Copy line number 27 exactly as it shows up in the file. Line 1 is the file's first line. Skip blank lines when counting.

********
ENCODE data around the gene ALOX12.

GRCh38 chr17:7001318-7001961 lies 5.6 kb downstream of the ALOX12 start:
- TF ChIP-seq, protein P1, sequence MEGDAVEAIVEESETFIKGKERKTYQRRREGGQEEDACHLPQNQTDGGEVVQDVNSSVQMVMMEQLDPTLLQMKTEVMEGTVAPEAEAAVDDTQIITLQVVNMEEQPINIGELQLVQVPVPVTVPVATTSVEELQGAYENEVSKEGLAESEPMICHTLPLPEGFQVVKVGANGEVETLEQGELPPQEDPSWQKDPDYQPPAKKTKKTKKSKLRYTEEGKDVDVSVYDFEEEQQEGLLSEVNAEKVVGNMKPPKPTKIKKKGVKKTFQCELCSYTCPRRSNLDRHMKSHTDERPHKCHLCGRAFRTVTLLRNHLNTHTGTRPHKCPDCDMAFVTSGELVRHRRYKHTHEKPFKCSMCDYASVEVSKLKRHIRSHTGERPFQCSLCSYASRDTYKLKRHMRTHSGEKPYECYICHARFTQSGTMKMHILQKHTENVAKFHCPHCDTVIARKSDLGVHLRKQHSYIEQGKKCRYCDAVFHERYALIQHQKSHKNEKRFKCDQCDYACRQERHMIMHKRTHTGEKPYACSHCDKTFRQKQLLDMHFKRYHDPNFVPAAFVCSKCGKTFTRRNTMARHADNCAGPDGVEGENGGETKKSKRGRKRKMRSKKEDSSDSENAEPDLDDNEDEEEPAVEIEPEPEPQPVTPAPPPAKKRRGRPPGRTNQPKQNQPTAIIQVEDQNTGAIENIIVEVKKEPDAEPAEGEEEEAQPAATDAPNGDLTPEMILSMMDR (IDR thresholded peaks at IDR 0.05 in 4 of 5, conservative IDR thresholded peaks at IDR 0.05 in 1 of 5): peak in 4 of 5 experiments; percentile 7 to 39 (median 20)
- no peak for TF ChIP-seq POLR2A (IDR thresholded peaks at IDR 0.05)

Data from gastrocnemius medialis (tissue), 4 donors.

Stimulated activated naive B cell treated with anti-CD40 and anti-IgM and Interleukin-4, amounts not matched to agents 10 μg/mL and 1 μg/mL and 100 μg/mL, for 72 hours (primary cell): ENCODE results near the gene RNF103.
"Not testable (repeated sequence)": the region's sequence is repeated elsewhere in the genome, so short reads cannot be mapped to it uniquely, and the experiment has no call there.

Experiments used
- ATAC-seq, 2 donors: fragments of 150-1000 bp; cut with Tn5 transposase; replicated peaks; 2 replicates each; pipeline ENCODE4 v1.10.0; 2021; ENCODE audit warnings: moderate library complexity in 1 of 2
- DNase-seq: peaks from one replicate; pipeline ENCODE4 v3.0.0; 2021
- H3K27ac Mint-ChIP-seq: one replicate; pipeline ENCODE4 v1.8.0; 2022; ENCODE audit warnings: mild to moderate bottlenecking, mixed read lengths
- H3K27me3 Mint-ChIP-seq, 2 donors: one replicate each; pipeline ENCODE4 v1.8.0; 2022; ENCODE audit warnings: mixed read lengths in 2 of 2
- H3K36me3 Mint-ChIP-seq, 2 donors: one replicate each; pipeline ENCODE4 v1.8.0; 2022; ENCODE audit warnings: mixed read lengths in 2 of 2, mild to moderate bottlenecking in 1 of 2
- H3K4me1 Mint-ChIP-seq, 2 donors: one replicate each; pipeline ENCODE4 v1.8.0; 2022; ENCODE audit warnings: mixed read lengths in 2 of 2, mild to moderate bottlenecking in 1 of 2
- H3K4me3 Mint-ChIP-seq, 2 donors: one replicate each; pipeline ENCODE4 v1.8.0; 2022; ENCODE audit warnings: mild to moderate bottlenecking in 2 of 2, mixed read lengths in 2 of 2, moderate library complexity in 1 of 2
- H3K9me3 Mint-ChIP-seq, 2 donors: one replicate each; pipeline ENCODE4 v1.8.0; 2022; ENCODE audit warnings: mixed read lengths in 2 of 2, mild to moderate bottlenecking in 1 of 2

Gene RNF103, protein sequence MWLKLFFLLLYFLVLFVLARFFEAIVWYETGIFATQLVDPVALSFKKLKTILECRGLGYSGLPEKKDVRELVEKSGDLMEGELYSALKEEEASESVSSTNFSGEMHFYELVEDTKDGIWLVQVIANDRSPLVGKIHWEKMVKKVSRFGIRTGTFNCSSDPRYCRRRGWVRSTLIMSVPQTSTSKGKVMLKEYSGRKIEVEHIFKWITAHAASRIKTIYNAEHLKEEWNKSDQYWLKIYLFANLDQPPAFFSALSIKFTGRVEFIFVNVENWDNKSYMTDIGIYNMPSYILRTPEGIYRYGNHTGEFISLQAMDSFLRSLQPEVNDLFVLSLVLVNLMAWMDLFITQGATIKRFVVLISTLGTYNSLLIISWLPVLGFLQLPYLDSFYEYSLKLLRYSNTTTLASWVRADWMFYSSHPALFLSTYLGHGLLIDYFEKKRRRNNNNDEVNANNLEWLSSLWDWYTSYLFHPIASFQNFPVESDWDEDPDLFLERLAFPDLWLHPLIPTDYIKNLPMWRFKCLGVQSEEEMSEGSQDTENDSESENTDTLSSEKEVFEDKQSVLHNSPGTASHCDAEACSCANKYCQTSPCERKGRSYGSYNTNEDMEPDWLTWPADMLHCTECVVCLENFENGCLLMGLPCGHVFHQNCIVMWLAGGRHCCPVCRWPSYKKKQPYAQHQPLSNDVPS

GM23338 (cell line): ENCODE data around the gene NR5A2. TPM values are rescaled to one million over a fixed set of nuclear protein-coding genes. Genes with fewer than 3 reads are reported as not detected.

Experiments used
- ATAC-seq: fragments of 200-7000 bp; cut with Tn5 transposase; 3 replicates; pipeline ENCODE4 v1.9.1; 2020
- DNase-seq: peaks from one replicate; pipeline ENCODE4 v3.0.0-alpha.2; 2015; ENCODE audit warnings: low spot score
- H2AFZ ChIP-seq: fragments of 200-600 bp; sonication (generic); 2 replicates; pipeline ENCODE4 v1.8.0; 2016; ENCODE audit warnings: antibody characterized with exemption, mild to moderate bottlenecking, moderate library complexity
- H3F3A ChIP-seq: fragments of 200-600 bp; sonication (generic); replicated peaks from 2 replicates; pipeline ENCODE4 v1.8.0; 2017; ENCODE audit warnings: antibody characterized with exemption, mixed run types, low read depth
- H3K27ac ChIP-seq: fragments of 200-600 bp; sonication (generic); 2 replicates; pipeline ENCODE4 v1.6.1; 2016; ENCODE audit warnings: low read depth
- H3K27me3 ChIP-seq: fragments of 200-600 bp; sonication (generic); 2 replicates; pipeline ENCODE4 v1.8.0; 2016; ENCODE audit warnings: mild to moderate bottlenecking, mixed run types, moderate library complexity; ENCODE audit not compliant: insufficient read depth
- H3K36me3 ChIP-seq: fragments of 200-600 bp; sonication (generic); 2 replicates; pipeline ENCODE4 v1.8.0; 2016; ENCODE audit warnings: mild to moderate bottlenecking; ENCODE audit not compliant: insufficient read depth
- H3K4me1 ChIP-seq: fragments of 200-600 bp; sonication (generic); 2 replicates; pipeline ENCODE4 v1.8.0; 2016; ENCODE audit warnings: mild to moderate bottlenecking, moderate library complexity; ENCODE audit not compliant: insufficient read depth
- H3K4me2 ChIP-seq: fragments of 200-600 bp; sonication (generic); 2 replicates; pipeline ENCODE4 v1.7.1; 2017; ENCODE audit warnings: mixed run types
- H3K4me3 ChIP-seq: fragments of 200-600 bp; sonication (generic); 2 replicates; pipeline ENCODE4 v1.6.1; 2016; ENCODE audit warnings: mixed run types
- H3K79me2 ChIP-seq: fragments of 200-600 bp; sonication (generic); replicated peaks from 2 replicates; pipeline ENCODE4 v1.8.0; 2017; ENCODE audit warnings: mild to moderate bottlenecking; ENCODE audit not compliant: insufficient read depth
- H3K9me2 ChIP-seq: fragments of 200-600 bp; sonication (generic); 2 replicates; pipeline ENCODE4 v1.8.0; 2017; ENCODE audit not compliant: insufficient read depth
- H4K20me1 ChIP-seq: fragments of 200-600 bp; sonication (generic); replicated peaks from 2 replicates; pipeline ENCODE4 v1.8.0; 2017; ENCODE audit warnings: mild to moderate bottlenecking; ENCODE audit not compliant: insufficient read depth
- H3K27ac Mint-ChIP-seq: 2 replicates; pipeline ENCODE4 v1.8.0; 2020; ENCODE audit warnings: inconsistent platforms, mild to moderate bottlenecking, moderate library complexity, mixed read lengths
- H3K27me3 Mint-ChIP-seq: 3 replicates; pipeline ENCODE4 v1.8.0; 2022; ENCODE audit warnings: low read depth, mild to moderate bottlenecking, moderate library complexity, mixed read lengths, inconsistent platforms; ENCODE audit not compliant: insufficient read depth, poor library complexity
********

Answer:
- H3K4me1 ChIP-seq: fragments of 200-600 bp; sonication (generic); 2 replicates; pipeline ENCODE4 v1.8.0; 2016; ENCODE audit warnings: mild to moderate bottlenecking, moderate library complexity; ENCODE audit not compliant: insufficient read depth